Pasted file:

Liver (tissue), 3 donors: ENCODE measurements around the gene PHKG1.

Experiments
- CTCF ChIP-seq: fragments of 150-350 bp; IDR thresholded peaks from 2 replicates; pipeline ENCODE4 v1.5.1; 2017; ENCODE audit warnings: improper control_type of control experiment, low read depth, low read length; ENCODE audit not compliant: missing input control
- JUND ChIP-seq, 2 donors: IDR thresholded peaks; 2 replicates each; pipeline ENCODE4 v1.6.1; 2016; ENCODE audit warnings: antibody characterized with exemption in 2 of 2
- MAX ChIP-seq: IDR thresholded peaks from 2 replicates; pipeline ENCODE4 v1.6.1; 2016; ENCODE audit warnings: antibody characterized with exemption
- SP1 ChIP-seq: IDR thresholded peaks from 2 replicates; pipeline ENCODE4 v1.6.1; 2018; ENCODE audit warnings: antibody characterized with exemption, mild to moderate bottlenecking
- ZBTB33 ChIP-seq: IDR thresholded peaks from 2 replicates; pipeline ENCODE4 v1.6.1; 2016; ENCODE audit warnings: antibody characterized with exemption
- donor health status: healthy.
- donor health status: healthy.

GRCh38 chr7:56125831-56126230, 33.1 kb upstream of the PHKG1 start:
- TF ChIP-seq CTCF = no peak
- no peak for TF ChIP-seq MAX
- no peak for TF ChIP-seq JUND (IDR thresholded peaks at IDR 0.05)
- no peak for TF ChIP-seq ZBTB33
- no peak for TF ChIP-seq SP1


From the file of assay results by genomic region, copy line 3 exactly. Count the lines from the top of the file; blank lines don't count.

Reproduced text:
- CTCF ChIP-seq: fragments of 150-350 bp; IDR thresholded peaks from 2 replicates; pipeline ENCODE4 v1.5.1; 2017; ENCODE audit warnings: improper control_type of control experiment, low read depth, low read length; ENCODE audit not compliant: missing input control